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Getting Voice education

Dear all,
Please, I'd like to know, how can one living in Nigeria get complete, comprehensive Voice education?
Expecting your replies please!!
on January 17, 2011 5:07am
I am the creator and primary editor of this ChoralNet community.  I think I can write on behalf of all the 130-plus members of this community, that we're honored that someone from Nigeria would join us and send a forum post with such a good question. 
To answer your question: 
The only help that I can think of would be to recommend a book that is the most comprehensive book on Voice Education that I know of--BODYMIND AND VOICE: FOUNDATIONS OF VOICE EDUCATION.  It is published in the English language, but I have the impression that you have very good ability with English.  It is a large book--comprehensive--in three volumes, and 18 authors contributed to it.  Three of the authors are ear-nose-throat physicians, and endocrinologist and allergist-immunologist physicians also contributed, along with a speech pathologist, audiologist, and specialists in early childhood voice, child voice (2), adolescent male voice transformation, female adolescent voice transformation, Alexander Technique, voice education (4), and one choral conductor.  I am principal author and co-editor with Graham Welch, Ph.D., Professor of Music Education and Chair of Arts and Humanities at the Institute of Education, University of London.  
The book is organized into five sections, and each section is referred to as Book I, Book II, and so on.  Each Book has its own body of knowledge and experience with cross-references to related knowledge in other Books.  The titles of the five Books are:
Book I:  Bodyminds, Learning, and Self-Expression
Book II:  How Voices Are Made, and How They Are "Played" in Skilled Singing and Speaking
Book III:  Health and Voice Protection
Book IV:  Lifespan Voice Development
Book V:  A Menu of Practical Voice Education Methods
[Book I is the first volume; Book II is the second volume, and Books III, IV, and V are bound together to form Volume 3]
In Book II, readers are guided through direct vocal experiences (some people refer to them as 'exercises') that are related to how voices are made (anatomy) and how they are 'played' (physiology), and then an explanation is provided, in 'everyday' English, of what happened during the experience.  In many chapters, there is a section titled "For those who want to know more..."  That section is written more formally and includes more details as well as voice science research citations that support what has been written.  All chapters list those research references at the end.
Bodymind and Voice is published by two nonprofit organizations here in the U.S., The VoiceCare Network and the National Center for Voice and Speech.  It can be purchased online through VoiceCare.  The price of the book is well below what it would cost if it were published by a commercial publisher.  It sells for $150.00-USD and shipping costs can be seen on the VoiceCare website (shipping it to Nigeria would make the book even more expensive, of course).  If it were commercially published, it would easily cost $350.00-USD or more, just for the book! [The only sales to anyone in Africa, so far, have been one to a person in Egypt and to three or four citizens of South Africa--I think they are professors of voice and/or choral music.]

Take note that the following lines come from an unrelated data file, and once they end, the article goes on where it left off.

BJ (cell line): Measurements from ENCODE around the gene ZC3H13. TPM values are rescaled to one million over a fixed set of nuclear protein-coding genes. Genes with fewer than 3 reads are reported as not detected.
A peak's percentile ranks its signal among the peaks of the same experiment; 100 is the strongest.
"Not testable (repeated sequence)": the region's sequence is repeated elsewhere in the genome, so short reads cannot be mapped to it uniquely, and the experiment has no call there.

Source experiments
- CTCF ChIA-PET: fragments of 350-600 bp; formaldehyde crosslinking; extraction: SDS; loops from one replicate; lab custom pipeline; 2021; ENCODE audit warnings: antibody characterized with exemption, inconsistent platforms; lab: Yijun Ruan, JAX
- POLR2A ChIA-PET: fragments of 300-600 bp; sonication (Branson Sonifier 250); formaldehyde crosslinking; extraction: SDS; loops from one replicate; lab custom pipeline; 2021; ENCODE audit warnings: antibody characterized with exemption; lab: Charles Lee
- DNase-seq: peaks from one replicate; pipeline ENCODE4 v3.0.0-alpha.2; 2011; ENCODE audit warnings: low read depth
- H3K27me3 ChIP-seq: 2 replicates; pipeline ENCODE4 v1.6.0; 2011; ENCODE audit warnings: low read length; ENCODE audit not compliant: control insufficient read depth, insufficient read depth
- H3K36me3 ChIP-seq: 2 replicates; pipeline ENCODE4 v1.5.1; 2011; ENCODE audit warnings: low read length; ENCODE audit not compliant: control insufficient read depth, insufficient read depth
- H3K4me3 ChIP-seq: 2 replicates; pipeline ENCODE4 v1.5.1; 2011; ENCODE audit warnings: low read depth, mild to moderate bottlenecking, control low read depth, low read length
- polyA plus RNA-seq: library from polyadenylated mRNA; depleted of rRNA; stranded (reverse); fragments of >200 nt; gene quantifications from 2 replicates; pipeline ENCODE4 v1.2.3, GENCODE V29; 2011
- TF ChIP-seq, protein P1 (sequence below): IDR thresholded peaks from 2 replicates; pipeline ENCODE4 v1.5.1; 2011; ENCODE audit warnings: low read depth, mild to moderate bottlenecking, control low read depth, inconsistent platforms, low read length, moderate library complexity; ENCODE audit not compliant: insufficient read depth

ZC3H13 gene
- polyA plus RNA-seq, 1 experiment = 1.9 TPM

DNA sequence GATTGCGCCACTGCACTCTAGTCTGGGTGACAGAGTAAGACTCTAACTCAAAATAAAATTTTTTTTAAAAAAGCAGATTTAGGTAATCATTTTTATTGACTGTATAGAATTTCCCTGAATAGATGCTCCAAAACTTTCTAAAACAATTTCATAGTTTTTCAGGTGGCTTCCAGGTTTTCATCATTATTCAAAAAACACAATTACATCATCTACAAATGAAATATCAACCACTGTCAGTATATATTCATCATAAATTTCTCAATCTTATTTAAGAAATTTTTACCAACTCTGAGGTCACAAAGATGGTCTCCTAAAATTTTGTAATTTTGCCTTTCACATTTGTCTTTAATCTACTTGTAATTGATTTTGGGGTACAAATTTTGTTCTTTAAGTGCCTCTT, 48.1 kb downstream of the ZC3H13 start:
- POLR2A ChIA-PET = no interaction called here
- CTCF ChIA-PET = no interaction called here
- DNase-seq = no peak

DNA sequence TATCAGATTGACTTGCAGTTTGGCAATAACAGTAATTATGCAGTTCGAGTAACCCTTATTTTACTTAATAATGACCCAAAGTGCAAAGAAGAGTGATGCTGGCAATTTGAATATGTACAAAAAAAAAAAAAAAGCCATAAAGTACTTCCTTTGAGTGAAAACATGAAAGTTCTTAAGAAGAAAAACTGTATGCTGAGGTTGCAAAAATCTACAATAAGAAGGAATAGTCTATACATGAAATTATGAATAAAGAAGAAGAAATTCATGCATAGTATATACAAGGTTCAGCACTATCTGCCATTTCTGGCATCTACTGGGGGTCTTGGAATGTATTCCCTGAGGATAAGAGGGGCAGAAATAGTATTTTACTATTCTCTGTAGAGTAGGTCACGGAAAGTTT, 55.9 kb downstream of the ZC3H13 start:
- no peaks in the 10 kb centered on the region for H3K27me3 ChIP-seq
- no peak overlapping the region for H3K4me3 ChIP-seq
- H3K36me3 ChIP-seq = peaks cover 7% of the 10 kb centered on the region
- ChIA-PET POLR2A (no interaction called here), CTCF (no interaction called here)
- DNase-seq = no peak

And just so you know, The VoiceCare Network provides a 7.5-day international course each year that is titled "Lifespan Voice Education in the Real World." [People from 15 countries have attended; only one from Africa (Egypt)].  It is held near the beginning of July on the beautiful campus of Saint John's University, located near St. Cloud, Minnesota, in the U.S.  Bodymind and Voice is the textbook for the course.  Those who attend the course can purchase the book for $90.00-USD.  All such information is on the VoiceCare website,
I hope this is not too much information, Opemipo.  I want to help you however I can.  Be well,
on January 23, 2011 12:15pm
I think Leon has probably "hit upon" the best alternative.  I am very fortunate and always had music teachers and universities around me while growing up so I am trying to visualize your situation as if I had to learn vocal technique in my home alone.  Depending on how one learns, I think there are times that one can read but needs to "converse" with someone just to discuss exactly what they are reading about.  I for example am very visual, so would sometimes need demonstration.  This may be one of the best places to ask those questions.  I spent many of my years at Indiana University training to sing and to become a voice teacher.  I am only telling you this so you will understand that I do have a little idea of what I am saying.  Please be very careful of things you read on the Internet about learning to sing.  Not all of them are outlandsih but some of them sound pretty ridiculous and when they sound like that....well...they are.  
To clarify my advice, reading from a good source such as Leon's book is great, practice but carefully so and remember that practice never stops, nor does learning, ask questions, and remember that the voice is an instrument and must always be taken care of.
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